2. Emphasize remote preparation
3. Set a new direction for your leadership
4. Accept your vocation of leadership
5. Implement your call in a vision
6. Live your vision with courage and perseverance
7. Establish supports for your spiritual leadership
8. Evaluate your leadership: an artist’s challenge
9. Work with your followers-disciples.
10. Accept ten personal reflections
This book is the third in a series on leadership. The first, Spiritual Leadership: The Quest for Integrity gave the foundations of leadership today. The second, Courageous Hope: The Call of Leadership, gave the contemporary characteristics and qualities of leadership. This third book focuses on the spirituality of the leader.
Leonard Doohan’s books on leadership have been described as “highly readable,” “profound and caring,” “clear and challenging,” “a profound guidebook for leaders of the future,” “beyond or better beneath many current volumes,” “elegant, powerful, forthright.” Commentators have said “I highly recommend,” “He strengthens our resolve,” “Read every word,” “He restores our hope,” “Learn how to this kind of leader.”
This book is available from amazon.com
One of the key qualities of spiritual leaders is the ability to coach their followers. Change-leaders encourage their followers to look at things in a different way. This means understanding followers, the way they think, and the way they do things. It implies training them to go away from present views at least long enough to be influenced by something different. But coaching must be done skillfully, and it generally implies giving people important work to do, discretion and autonomy over this work, visibility and recognition for what they do, and the know-how to establish connections with people of power and position. Coaching followers requires strategic skills–modeling a form of leadership based on vision and values, establishing trust among a group of followers, training in team performance, collaborative learning and partnership building. A leader needs to allow followers to improvise and then to learn from their success and failures. There is no risk-taking without error, but no newly created future without risk-taking. Above all, a leader who wishes to coach others to be visionaries must let others have control over their own lives, for it is this sense of freedom that capitalizes on an individual=s energy, creativity, and enthusiasm. When a leader can encourage a sense of risk and improvisation in others and link these approaches to humility, then provided there is a solid foundation of competence and genuine perseverance in dedication to values, a leader can unleash profound power, passion, boldness, and courage in the organization. McLean and Weitzel (Leadership: Magic, Myth, or Method, 186) suggest six steps to unleash leadership potential in oneself or others: 1. Practice influencing others, 2. See similarities between self and others, 3. Recognize and meet others= expectations, 4. Accept and let go of leadership roles, 5. Provide support for each other, 6. Always know your own worth and accept your own stature.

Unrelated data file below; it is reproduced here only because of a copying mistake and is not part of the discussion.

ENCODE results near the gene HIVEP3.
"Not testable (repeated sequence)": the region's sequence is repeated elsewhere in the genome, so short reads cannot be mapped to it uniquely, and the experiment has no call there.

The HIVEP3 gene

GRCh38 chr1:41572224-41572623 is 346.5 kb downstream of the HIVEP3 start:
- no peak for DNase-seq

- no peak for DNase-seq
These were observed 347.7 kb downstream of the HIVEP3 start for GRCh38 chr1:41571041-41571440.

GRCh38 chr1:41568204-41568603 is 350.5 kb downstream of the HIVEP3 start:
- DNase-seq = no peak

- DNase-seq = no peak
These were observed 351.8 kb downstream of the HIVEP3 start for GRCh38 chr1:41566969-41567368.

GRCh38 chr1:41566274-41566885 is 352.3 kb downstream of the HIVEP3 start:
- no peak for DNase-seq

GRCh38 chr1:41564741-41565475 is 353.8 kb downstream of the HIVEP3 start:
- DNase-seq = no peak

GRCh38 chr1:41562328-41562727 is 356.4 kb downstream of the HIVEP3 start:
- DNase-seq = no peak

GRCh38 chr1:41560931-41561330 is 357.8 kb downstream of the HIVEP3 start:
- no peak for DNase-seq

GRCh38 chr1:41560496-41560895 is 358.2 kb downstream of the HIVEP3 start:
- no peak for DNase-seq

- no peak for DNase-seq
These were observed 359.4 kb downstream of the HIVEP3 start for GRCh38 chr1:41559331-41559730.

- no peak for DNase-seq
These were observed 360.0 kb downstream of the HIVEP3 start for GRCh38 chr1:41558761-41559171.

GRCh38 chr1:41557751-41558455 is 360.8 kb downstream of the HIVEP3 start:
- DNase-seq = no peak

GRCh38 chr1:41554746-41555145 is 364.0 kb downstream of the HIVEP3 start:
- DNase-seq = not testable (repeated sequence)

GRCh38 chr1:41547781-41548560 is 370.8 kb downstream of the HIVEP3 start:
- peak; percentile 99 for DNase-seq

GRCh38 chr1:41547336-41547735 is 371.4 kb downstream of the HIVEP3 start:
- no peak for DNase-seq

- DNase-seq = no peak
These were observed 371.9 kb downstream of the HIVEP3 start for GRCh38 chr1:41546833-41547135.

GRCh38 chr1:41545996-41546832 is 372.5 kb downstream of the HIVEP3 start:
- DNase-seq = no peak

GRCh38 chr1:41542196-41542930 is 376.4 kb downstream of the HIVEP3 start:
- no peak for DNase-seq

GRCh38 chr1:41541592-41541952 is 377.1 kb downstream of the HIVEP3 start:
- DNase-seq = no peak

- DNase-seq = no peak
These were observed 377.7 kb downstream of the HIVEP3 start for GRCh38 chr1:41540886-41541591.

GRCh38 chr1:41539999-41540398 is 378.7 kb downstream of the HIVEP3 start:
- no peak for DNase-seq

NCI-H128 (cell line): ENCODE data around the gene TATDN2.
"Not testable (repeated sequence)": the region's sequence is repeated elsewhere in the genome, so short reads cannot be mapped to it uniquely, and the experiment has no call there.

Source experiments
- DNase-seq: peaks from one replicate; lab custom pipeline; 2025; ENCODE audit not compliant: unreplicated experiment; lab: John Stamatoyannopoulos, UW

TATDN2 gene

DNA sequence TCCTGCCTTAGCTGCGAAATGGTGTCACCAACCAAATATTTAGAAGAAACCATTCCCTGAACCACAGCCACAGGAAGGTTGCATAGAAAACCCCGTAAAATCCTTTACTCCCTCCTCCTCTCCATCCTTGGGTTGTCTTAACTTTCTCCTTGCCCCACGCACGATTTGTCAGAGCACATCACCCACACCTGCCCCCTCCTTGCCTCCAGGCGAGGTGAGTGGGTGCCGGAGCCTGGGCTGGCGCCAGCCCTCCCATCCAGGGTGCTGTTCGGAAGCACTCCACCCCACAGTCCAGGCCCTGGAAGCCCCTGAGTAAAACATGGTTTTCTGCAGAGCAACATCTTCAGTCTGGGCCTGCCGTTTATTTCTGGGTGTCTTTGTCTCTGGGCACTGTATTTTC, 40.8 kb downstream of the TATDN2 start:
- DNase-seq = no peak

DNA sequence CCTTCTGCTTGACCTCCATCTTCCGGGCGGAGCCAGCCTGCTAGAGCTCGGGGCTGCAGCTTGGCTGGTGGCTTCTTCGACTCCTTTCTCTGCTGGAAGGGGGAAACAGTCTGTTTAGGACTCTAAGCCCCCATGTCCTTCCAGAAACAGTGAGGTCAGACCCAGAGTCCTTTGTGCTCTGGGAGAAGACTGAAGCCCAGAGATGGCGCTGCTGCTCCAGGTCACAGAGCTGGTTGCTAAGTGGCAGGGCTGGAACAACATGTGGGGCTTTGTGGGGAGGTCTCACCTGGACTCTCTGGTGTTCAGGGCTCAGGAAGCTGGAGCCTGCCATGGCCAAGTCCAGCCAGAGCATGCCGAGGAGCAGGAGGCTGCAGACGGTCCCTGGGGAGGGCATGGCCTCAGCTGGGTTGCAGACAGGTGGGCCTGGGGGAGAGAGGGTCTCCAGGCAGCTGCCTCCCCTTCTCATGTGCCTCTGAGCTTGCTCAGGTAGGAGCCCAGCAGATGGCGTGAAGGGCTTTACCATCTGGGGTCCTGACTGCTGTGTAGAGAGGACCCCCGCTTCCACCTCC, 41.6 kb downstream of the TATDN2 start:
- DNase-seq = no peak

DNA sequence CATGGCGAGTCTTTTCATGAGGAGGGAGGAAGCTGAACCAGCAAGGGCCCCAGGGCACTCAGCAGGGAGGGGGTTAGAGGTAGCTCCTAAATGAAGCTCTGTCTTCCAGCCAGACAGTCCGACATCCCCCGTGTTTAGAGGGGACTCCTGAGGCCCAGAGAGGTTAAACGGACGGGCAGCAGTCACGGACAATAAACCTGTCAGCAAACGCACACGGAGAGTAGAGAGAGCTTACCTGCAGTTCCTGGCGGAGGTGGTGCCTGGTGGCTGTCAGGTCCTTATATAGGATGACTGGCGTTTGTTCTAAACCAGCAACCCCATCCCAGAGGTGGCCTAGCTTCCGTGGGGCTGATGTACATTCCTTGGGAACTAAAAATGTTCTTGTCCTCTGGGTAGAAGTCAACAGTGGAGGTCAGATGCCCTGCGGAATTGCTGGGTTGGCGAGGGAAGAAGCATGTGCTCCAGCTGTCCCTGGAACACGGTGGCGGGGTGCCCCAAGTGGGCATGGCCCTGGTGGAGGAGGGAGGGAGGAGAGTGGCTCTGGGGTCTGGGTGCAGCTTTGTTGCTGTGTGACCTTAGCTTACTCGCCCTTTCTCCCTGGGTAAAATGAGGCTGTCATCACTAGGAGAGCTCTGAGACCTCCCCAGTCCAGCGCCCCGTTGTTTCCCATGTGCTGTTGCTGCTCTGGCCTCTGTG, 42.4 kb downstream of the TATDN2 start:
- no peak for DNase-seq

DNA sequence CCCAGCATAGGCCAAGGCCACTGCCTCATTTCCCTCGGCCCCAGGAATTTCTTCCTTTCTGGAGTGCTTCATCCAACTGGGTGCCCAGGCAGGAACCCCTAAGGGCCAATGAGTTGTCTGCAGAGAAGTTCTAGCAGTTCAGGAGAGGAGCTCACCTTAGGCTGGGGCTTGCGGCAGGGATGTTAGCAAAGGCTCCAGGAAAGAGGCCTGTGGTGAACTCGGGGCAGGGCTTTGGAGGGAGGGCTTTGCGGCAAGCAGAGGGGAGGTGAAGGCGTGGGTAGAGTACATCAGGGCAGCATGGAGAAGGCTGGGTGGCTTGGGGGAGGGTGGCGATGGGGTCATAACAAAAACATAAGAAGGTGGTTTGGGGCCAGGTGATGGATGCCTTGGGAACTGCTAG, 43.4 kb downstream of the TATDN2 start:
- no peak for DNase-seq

While the concept of spiritual leadership is wider than Christianity, those Christians who wish to dedicate themselves to spiritual leadership need to be well-informed about the essential values of Christianity. Here are two books that help in that regard.